Taking a closer look at labels
Retailers and brands are helping you get more out of the food you buy and waste less
We all love our favourite brands that we buy week in week out. But although the pack might look the same, you might be surprised to learn that food retailers and manufacturers are always reviewing the guidance they provide on their products, to ensure the food is at its best for longer, ready for us to eat.
With the publication of new research from WRAP, Love Food Hate Waste is encouraging everyone to love looking at our food labels to ensure we're not missing a trick when it comes to storing food in the right way, taking the option to freeze it for later or discovering new ways to use it up.
Around half of us find date labels confusing but most of us find it easier to understand the important date ('use by') when there is no 'display until' next to it. The research shows that, in response, the food industry has dramatically cut the use of 'display until' dates so that less than a third of all products now carry one. Putting one date on the pack instead of two, reduces the potential for us to get confused, and makes the important date much clearer. Retailers are also finding ways to make the dates easier to read, for example, the dates on Sainsbury's milk and fresh fruit & vegetables are now much larger than before.
Have you ever been unsure whether you could eat cheddar cheese after the date on the pack? Perhaps this is because until last year, a quarter of packs carried a 'use by' date with the rest carrying a 'best before' date. How confusing! Now things are much simpler with almost all (97%) packs carrying a 'best before' date. That means it's safe to eat after the date, but might not be at its best in terms of quality innocent orange juice also used to have a 'use by' date on their packs, but now have a 'best before' date. £80 million of fruit juices and smoothies are thrown away every year because they're 'not used in time' so the new labelling tells innocent's customers that they can drink the product quite safely after the date on the label.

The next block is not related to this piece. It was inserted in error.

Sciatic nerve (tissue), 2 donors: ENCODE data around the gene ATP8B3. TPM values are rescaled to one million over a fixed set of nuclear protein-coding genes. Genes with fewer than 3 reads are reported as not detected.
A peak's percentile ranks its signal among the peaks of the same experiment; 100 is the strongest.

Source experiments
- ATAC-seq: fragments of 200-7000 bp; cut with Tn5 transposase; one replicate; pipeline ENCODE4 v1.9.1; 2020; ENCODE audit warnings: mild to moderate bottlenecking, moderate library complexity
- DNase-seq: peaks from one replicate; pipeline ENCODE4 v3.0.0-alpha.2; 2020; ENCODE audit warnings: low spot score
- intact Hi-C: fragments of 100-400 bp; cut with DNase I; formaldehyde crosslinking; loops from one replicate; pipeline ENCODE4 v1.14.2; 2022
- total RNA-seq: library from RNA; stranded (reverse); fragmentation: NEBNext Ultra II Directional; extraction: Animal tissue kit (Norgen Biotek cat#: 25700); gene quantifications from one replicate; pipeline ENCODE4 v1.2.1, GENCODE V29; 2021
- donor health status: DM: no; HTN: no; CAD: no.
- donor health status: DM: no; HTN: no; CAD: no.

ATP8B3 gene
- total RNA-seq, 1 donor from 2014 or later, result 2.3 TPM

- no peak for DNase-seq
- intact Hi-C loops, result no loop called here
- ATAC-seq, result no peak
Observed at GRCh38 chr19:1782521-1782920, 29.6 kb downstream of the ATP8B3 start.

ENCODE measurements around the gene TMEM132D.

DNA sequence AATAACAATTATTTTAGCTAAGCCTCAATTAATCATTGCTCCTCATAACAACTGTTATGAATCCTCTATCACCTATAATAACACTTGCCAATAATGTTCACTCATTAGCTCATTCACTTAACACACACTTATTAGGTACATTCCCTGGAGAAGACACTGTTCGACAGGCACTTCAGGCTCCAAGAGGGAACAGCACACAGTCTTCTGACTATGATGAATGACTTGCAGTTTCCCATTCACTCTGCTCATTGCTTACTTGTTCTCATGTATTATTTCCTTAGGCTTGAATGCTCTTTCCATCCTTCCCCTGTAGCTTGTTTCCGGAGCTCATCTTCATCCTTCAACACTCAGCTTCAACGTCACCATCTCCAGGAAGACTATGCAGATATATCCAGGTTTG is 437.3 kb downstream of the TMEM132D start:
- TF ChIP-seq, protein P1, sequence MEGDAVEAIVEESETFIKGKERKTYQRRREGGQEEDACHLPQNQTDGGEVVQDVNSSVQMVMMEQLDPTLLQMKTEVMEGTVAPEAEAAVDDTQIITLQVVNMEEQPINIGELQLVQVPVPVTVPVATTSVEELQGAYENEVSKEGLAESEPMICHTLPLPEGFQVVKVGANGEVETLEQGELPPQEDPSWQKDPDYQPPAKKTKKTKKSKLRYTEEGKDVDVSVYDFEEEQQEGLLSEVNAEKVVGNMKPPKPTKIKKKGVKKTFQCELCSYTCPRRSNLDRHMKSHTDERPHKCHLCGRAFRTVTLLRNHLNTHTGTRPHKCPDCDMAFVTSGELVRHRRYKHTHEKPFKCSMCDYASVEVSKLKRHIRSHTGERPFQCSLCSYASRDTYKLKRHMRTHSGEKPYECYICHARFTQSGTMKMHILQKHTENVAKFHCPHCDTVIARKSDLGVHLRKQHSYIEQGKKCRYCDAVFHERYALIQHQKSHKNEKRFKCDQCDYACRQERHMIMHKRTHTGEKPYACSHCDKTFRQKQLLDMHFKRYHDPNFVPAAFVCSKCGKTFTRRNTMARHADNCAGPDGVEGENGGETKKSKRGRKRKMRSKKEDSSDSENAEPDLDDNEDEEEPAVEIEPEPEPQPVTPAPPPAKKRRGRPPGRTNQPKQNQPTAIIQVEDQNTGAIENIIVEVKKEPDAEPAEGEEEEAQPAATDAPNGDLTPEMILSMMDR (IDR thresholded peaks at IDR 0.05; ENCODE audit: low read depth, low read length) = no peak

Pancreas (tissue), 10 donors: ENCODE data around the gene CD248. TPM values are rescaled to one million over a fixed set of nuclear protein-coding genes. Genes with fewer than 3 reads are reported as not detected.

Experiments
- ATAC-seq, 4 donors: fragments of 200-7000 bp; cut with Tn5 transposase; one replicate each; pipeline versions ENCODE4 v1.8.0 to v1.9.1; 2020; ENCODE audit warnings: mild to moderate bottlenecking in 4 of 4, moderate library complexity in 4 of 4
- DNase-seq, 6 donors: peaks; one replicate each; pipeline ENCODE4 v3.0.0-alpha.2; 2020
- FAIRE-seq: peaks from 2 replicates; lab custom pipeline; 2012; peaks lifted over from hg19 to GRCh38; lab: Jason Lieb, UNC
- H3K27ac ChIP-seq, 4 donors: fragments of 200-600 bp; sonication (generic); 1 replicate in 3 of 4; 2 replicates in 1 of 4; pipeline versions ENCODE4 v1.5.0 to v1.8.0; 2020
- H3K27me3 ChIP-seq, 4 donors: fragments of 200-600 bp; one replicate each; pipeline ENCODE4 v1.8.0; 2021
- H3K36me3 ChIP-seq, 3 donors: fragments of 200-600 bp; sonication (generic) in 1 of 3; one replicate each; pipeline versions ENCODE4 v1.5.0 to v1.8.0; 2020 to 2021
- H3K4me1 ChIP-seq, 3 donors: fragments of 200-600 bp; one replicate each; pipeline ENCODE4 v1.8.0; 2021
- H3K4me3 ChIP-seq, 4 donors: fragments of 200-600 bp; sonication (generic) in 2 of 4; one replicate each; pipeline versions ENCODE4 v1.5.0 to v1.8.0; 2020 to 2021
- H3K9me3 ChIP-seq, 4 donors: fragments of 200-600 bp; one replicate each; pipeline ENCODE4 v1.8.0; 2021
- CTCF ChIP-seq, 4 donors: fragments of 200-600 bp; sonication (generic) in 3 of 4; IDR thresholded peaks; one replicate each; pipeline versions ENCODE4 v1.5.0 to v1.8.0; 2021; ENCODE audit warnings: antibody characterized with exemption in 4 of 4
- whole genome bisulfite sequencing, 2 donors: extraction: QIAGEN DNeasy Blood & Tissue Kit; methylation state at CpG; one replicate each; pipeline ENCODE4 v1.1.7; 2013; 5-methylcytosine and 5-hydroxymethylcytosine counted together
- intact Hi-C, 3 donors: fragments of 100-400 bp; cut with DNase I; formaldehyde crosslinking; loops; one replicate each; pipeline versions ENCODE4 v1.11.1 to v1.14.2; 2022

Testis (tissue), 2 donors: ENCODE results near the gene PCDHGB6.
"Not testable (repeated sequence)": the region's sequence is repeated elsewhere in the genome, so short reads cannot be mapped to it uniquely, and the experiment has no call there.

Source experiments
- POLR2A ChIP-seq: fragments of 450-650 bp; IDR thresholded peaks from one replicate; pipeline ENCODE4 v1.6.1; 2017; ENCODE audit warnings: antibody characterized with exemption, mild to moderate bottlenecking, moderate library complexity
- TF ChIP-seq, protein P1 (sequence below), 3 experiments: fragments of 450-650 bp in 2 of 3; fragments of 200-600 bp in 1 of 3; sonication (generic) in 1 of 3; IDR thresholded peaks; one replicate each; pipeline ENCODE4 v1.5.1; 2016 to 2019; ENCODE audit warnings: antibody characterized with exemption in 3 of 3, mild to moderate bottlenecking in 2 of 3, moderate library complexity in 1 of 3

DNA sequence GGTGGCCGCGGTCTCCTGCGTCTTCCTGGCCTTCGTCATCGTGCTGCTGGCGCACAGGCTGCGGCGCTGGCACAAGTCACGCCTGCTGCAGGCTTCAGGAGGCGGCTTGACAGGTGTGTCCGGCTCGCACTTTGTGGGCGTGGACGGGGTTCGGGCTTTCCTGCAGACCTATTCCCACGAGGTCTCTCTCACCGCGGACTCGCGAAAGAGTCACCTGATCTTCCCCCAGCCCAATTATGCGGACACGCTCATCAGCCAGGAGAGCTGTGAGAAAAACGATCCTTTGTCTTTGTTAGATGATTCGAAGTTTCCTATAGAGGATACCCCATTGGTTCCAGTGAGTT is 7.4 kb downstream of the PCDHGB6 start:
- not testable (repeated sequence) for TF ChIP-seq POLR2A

96% of all products surveyed in the research carried storage guidance. Storing food in the right way helps keep it fresh and tasty for longer and means less of the food we buy gets wasted. Most packs now carry storage information on the front of the pack, rather than the back, making it even easier to spot.
Why not take a few moments to check that you're keeping your food in the right place?
- Most fruit keep for longer in the fridge, except bananas and pineapples.
- Most vegetables keep for longer in the fridge, except onions and potatoes – keep them in a cool, dark place.
- Bread keeps best in a cool, dark place such as the bread bin or a store cupboard – never the fridge.
And it's not just labels that are changing, there are great examples of more re-closable packs for things like cheese and also a wider range of pack sizes to help you buy the right amount. 47% of all the packaged products surveyed were re-closable in some way allowing the food to be kept at its best for longer.
- The number of cheese packs in re-closable packaging increased by 35% between 2009 and 2011.
- 73% of rice packs were re-closable in 2011, compared to 44% in the 2009 sample.
- 17% of fresh chicken breast packs were re-closable in 2011, compared to only 5% in 2009.
If your pack doesn't have a re-closable feature, use a bag clip or put the opened pack into an air-tight container.